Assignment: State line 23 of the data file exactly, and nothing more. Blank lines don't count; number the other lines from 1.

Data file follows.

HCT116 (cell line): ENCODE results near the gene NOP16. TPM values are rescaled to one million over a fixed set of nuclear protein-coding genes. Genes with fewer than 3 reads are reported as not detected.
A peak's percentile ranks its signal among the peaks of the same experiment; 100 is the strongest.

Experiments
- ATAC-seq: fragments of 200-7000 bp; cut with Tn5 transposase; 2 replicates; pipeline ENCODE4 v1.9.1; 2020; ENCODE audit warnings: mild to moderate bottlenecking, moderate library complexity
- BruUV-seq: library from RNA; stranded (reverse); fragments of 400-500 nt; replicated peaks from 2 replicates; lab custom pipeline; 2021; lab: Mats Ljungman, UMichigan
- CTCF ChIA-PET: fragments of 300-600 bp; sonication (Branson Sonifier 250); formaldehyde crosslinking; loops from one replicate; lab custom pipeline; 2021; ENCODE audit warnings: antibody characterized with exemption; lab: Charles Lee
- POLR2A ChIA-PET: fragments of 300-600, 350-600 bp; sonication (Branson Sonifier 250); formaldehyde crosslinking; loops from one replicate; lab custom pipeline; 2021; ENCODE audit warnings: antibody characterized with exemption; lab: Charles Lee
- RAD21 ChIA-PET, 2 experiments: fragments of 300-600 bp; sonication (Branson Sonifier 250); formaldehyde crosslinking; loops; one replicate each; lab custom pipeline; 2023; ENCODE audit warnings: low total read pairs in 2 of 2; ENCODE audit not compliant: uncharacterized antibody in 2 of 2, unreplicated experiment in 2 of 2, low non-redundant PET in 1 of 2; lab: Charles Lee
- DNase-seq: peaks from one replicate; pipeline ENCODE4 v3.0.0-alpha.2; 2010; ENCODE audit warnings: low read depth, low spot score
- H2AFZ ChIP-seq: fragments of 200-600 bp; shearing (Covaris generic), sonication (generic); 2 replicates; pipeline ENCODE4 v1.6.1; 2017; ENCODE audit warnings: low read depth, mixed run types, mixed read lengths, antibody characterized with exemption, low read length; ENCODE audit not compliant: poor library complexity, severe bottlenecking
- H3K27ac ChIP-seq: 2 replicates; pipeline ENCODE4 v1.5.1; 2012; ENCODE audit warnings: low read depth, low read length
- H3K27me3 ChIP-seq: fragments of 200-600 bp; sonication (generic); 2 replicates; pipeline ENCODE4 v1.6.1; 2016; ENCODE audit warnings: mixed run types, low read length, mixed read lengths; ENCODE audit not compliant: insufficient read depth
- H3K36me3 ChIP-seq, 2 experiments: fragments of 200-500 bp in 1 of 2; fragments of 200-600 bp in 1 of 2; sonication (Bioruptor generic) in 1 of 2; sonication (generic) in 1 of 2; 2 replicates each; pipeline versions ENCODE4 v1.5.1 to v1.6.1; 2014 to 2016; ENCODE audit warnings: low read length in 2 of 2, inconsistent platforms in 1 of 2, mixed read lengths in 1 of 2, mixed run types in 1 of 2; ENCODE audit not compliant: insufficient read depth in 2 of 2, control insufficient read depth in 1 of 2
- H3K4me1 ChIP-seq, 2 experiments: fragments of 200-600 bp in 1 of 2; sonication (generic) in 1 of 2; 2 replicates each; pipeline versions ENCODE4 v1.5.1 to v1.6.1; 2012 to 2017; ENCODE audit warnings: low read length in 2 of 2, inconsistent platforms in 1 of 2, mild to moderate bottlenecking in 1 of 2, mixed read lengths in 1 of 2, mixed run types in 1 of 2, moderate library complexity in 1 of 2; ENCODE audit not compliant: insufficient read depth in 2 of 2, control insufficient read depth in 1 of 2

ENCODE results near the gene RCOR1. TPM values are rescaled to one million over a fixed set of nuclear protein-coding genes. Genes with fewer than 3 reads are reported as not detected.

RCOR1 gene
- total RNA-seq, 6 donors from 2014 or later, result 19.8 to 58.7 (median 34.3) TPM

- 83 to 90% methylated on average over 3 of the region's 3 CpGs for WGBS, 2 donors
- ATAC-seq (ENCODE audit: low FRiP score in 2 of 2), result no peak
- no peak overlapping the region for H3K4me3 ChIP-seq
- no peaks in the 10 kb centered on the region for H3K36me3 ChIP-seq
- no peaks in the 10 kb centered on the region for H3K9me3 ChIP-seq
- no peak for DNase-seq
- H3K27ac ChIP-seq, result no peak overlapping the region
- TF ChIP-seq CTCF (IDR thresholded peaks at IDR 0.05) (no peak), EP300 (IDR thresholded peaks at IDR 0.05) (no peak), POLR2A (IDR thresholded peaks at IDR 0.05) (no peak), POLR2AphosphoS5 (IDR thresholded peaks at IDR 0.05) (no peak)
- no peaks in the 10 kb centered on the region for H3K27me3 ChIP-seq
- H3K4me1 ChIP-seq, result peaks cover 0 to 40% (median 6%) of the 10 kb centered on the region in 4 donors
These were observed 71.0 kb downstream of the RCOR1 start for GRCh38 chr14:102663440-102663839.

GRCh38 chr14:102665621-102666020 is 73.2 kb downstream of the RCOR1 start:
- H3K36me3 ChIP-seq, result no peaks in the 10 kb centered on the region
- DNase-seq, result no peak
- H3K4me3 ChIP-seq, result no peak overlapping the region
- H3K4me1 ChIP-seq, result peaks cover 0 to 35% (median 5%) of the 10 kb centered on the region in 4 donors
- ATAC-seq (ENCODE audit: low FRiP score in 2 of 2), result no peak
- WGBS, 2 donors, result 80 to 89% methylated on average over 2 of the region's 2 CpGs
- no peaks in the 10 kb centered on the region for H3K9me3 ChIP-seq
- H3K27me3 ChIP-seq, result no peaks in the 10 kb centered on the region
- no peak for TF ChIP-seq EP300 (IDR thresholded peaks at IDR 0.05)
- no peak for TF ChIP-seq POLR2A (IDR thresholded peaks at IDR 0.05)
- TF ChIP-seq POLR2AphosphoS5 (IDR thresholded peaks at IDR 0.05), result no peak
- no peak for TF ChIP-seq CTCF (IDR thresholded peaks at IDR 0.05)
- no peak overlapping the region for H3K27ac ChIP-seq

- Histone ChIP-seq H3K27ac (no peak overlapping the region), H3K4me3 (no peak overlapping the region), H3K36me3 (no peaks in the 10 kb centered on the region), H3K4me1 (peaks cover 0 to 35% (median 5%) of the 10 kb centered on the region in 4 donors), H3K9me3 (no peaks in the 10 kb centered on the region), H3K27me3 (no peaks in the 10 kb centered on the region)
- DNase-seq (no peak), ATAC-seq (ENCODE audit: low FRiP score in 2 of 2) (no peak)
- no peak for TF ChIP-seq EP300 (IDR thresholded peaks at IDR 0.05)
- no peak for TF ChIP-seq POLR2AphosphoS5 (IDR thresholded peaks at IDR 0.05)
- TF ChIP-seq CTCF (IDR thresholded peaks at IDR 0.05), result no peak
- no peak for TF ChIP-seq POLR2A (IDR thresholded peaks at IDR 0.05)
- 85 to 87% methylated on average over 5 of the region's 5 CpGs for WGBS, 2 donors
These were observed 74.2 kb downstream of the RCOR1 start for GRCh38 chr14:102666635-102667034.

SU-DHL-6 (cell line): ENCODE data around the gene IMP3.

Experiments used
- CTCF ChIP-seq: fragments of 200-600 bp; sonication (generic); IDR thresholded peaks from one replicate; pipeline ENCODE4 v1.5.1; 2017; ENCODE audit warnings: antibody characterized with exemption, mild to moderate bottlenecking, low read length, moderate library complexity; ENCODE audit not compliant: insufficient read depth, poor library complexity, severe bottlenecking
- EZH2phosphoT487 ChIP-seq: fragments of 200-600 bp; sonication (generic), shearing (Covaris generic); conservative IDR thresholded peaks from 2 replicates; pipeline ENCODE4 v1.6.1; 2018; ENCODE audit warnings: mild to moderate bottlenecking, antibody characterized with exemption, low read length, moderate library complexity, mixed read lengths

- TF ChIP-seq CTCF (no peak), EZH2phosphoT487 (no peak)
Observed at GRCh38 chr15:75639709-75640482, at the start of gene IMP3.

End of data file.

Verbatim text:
- no peak for DNase-seq